Collective Intelligence: Aggregation of Information from Neighbors in a Guessing Game.

Pérez T, Zamora J, Eguíluz VM - PLoS ONE (2016)

Confronting different models via simulations.Temporal evolution of p(t) for different simulation models in two types of interaction networks. Probabilities correspond to simulations using the experimentally determined probabilities. Experimental data is represented by the black line and it is aggregated over games with the same interaction topology. Simulations are averaged over 50 independent realizations.
© Copyright Policy
Related In: Results  -  Collection

License
Show All Figures
getmorefigures.php?uid=PMC4836688&req=5

pone.0153586.g007: Confronting different models via simulations.Temporal evolution of p(t) for different simulation models in two types of interaction networks. Probabilities correspond to simulations using the experimentally determined probabilities. Experimental data is represented by the black line and it is aggregated over games with the same interaction topology. Simulations are averaged over 50 independent realizations.
Mentions: We have performed simulations confronting various models with the experimental data, where agents change their state according to the experimentally determined transition probabilities. We have also considered other models with different updating rules. In the Majority rule, agents pick the color of the majority of their neighborhood and ties are broken by random elections among the tied options. In the Voter model, agents pick a color at random from the ones present in the neighborhood. In the Random model however, agents pick a color at random not necessarily present in the neighborhood. The simulations mimic the experimental conditions of the games by using the same number of agents, the same initial conditions, and the same temporal sequence of updates. Fig 7 shows the time evolution of the performance p(t) for the different models and the experimental data, in both cases aggregated over games with the same interaction topology. In both networks, Majority rule outperformed all other strategies, including the one used by humans. In the random network, Voter performs at the end of the games as well as human strategies. In the regular network, Voter performs slightly worse than Majority, and slightly better than human strategies. For both networks, choosing a color at random independently of the neighbors’ proposals is the worst strategy. Simulations also corroborate that, for the human strategy (Probabilities), there are no differences in the performance of the different networks considered.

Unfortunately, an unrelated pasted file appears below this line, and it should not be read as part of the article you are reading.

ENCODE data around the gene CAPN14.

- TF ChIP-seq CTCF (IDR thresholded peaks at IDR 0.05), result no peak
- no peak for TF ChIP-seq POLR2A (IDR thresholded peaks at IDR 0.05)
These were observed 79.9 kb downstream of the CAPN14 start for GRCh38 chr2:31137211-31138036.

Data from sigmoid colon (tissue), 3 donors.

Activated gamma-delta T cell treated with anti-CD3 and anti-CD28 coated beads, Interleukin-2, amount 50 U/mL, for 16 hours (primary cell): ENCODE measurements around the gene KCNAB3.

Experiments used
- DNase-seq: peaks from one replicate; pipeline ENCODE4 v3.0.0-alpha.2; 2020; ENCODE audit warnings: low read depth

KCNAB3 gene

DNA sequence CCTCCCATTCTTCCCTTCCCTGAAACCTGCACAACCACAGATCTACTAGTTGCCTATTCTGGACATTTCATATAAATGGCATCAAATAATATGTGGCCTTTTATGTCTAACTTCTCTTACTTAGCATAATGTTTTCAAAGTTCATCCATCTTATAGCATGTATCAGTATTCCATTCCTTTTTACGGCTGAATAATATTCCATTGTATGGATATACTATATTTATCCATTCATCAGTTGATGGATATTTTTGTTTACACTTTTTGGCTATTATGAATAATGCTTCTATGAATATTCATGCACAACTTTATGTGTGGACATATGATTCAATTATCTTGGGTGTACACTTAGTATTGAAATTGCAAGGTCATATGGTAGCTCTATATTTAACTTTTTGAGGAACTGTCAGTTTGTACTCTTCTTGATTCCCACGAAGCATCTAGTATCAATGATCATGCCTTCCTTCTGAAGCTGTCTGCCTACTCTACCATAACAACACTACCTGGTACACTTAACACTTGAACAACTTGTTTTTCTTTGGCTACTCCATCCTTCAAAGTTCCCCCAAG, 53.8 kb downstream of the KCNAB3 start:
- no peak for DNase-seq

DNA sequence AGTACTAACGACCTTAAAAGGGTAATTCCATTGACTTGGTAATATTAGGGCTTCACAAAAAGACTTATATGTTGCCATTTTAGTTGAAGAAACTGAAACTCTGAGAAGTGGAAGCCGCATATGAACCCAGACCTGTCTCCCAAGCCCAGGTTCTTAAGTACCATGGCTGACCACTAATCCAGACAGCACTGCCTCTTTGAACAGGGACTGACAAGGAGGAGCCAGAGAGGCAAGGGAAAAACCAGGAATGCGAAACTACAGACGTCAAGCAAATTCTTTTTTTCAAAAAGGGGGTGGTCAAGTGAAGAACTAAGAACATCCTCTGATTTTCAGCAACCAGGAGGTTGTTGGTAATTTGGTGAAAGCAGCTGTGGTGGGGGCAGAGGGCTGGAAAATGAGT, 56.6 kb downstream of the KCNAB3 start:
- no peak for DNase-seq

Bottom Line: Examples of collective behavior can be observed in activities like the Wikipedia and Linux, where individuals aggregate their knowledge for the benefit of the community, and citizen science, where the potential of collectives to solve complex problems is exploited.In comparison with other simple decision models, the strategy followed by the players reveals a suboptimal performance of the collective.Our contribution provides the basis for the micro-macro connection between individual based descriptions and collective phenomena.

View Article: PubMed Central - PubMed

Affiliation: Instituto de Física Interdisciplinar y Sistemas Complejos IFISC (CSIC-UIB), E07122 Palma de Mallorca, Spain.

ABSTRACT
Complex systems show the capacity to aggregate information and to display coordinated activity. In the case of social systems the interaction of different individuals leads to the emergence of norms, trends in political positions, opinions, cultural traits, and even scientific progress. Examples of collective behavior can be observed in activities like the Wikipedia and Linux, where individuals aggregate their knowledge for the benefit of the community, and citizen science, where the potential of collectives to solve complex problems is exploited. Here, we conducted an online experiment to investigate the performance of a collective when solving a guessing problem in which each actor is endowed with partial information and placed as the nodes of an interaction network. We measure the performance of the collective in terms of the temporal evolution of the accuracy, finding no statistical difference in the performance for two classes of networks, regular lattices and random networks. We also determine that a Bayesian description captures the behavior pattern the individuals follow in aggregating information from neighbors to make decisions. In comparison with other simple decision models, the strategy followed by the players reveals a suboptimal performance of the collective. Our contribution provides the basis for the micro-macro connection between individual based descriptions and collective phenomena.

No MeSH data available.


Related in: MedlinePlus